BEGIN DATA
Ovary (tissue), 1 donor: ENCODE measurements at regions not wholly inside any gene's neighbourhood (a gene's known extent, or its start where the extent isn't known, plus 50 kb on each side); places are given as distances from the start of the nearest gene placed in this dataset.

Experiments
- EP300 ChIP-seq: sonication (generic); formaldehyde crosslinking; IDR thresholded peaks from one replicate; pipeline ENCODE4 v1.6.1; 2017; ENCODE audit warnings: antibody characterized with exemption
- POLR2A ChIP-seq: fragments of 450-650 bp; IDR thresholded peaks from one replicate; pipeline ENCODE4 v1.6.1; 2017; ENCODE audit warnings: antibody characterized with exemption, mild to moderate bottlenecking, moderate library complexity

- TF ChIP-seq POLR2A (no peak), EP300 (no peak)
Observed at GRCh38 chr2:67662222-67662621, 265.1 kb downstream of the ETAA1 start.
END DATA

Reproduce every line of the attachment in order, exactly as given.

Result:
Ovary (tissue), 1 donor: ENCODE measurements at regions not wholly inside any gene's neighbourhood (a gene's known extent, or its start where the extent isn't known, plus 50 kb on each side); places are given as distances from the start of the nearest gene placed in this dataset.

Experiments
- EP300 ChIP-seq: sonication (generic); formaldehyde crosslinking; IDR thresholded peaks from one replicate; pipeline ENCODE4 v1.6.1; 2017; ENCODE audit warnings: antibody characterized with exemption
- POLR2A ChIP-seq: fragments of 450-650 bp; IDR thresholded peaks from one replicate; pipeline ENCODE4 v1.6.1; 2017; ENCODE audit warnings: antibody characterized with exemption, mild to moderate bottlenecking, moderate library complexity

- TF ChIP-seq POLR2A (no peak), EP300 (no peak)
Observed at GRCh38 chr2:67662222-67662621, 265.1 kb downstream of the ETAA1 start.